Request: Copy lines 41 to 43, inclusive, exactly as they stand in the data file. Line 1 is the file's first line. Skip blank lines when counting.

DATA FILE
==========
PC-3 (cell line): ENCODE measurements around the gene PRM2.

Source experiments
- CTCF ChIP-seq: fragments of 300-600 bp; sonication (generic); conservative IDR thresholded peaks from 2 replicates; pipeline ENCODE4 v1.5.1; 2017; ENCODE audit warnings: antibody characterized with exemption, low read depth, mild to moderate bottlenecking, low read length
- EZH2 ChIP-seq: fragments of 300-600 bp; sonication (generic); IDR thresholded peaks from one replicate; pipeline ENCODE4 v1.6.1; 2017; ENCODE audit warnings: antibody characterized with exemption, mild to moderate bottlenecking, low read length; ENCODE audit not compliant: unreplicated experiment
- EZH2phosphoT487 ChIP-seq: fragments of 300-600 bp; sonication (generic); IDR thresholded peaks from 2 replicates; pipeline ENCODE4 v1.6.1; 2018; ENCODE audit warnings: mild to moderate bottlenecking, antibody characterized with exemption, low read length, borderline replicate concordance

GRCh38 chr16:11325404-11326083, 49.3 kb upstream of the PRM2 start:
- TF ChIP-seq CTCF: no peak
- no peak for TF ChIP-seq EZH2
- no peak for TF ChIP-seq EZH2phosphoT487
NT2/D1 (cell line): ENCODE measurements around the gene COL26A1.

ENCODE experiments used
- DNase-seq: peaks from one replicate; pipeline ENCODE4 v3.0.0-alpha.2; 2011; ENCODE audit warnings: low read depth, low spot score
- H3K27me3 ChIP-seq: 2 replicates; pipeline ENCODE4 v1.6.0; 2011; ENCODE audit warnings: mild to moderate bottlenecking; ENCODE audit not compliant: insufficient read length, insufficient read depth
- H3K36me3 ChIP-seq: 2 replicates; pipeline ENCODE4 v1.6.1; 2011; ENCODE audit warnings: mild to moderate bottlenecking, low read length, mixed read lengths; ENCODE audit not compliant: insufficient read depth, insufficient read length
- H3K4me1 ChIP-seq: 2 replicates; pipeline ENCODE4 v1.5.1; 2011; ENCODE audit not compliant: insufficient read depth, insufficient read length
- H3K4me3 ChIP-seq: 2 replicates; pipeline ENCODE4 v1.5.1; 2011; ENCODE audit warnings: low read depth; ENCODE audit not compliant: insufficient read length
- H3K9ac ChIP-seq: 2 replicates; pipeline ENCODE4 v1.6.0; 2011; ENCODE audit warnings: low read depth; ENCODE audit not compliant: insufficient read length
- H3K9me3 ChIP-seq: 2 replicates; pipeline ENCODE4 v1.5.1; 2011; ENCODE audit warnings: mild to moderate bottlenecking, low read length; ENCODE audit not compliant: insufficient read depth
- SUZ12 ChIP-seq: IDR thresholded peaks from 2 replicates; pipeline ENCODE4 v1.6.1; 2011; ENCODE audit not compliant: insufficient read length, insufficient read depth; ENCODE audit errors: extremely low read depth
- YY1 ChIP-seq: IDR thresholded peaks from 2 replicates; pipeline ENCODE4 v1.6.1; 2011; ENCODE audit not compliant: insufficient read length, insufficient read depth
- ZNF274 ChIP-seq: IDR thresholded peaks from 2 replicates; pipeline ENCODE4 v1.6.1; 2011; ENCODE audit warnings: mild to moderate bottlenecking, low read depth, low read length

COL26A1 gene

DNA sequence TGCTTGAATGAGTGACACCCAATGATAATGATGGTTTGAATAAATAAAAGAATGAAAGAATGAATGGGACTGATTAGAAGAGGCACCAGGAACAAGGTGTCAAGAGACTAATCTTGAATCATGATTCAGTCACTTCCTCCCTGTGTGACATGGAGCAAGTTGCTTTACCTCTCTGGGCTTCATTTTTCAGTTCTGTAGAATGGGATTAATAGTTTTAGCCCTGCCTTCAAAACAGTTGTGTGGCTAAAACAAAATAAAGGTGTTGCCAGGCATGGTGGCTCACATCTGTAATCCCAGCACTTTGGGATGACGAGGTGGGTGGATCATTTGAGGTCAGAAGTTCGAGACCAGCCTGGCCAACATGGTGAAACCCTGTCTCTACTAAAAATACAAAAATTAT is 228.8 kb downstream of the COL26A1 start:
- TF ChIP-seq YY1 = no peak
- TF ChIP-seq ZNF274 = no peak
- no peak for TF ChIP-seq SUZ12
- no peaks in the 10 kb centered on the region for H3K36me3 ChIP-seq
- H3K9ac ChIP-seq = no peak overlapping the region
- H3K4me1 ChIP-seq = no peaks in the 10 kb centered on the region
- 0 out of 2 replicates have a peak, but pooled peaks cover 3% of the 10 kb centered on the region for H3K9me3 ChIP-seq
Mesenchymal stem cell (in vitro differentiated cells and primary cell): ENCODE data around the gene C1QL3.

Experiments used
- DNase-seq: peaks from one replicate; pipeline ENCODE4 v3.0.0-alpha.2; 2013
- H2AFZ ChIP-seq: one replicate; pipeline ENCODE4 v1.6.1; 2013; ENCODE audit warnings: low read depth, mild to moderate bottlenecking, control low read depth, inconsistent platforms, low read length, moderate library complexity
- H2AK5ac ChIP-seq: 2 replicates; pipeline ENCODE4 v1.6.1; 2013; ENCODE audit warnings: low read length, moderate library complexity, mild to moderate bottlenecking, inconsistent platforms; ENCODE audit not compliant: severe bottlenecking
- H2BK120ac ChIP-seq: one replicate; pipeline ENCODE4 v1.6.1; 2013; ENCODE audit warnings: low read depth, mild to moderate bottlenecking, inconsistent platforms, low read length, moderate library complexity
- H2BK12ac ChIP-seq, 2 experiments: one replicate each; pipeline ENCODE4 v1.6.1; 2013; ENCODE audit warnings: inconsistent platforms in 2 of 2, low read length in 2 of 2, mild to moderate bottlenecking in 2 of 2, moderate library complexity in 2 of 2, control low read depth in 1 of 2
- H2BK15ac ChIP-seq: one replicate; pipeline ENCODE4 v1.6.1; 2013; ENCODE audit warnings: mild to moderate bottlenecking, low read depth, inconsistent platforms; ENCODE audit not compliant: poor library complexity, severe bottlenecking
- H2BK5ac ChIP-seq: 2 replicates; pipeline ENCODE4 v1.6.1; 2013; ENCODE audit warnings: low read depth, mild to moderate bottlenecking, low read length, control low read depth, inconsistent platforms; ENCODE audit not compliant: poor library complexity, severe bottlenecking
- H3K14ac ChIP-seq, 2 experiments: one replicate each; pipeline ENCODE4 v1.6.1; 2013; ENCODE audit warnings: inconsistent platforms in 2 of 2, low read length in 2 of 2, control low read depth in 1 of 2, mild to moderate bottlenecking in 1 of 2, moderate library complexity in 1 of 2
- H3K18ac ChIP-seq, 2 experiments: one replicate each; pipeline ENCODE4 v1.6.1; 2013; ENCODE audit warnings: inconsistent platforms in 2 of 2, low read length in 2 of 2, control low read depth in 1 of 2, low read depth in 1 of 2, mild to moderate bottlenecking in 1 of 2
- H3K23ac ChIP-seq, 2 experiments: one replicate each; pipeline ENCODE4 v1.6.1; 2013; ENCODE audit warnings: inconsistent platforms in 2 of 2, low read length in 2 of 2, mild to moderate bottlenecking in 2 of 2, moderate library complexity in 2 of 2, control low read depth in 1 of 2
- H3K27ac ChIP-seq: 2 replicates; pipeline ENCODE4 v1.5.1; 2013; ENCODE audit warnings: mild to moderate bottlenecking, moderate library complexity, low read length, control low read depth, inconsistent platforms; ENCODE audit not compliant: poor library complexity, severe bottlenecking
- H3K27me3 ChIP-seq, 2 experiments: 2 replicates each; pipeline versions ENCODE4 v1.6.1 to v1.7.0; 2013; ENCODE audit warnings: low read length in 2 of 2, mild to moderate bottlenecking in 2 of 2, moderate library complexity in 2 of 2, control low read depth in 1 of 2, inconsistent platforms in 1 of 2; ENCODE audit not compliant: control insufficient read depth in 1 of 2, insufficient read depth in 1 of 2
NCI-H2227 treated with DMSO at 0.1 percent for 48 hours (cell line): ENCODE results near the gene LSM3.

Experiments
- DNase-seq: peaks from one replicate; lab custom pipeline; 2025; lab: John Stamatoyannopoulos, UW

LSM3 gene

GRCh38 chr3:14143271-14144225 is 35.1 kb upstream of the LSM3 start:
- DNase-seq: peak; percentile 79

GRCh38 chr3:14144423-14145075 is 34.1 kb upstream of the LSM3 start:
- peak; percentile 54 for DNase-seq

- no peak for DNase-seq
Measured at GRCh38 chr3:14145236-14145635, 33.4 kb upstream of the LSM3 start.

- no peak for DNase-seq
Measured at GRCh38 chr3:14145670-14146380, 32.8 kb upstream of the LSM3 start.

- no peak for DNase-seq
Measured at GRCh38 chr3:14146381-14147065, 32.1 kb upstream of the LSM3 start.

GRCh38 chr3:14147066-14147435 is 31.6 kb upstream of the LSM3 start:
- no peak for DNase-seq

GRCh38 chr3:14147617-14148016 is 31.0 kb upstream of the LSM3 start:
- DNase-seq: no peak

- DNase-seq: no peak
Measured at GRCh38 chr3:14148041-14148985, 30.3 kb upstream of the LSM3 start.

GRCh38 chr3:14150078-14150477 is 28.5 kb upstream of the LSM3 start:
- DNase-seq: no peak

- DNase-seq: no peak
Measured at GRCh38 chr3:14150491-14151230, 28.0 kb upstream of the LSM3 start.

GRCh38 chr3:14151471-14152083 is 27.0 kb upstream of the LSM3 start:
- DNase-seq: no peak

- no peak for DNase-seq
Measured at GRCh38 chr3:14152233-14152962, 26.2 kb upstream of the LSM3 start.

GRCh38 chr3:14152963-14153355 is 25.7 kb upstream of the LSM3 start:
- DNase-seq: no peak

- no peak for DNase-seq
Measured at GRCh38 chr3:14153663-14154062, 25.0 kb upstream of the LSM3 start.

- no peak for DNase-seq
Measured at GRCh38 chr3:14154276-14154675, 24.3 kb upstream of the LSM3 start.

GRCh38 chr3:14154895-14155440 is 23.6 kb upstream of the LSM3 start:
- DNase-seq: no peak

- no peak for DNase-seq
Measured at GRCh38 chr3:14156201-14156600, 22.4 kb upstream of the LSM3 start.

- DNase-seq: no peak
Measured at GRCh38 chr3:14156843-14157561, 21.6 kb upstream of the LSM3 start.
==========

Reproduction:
- H3K18ac ChIP-seq, 2 experiments: one replicate each; pipeline ENCODE4 v1.6.1; 2013; ENCODE audit warnings: inconsistent platforms in 2 of 2, low read length in 2 of 2, control low read depth in 1 of 2, low read depth in 1 of 2, mild to moderate bottlenecking in 1 of 2
- H3K23ac ChIP-seq, 2 experiments: one replicate each; pipeline ENCODE4 v1.6.1; 2013; ENCODE audit warnings: inconsistent platforms in 2 of 2, low read length in 2 of 2, mild to moderate bottlenecking in 2 of 2, moderate library complexity in 2 of 2, control low read depth in 1 of 2
- H3K27ac ChIP-seq: 2 replicates; pipeline ENCODE4 v1.5.1; 2013; ENCODE audit warnings: mild to moderate bottlenecking, moderate library complexity, low read length, control low read depth, inconsistent platforms; ENCODE audit not compliant: poor library complexity, severe bottlenecking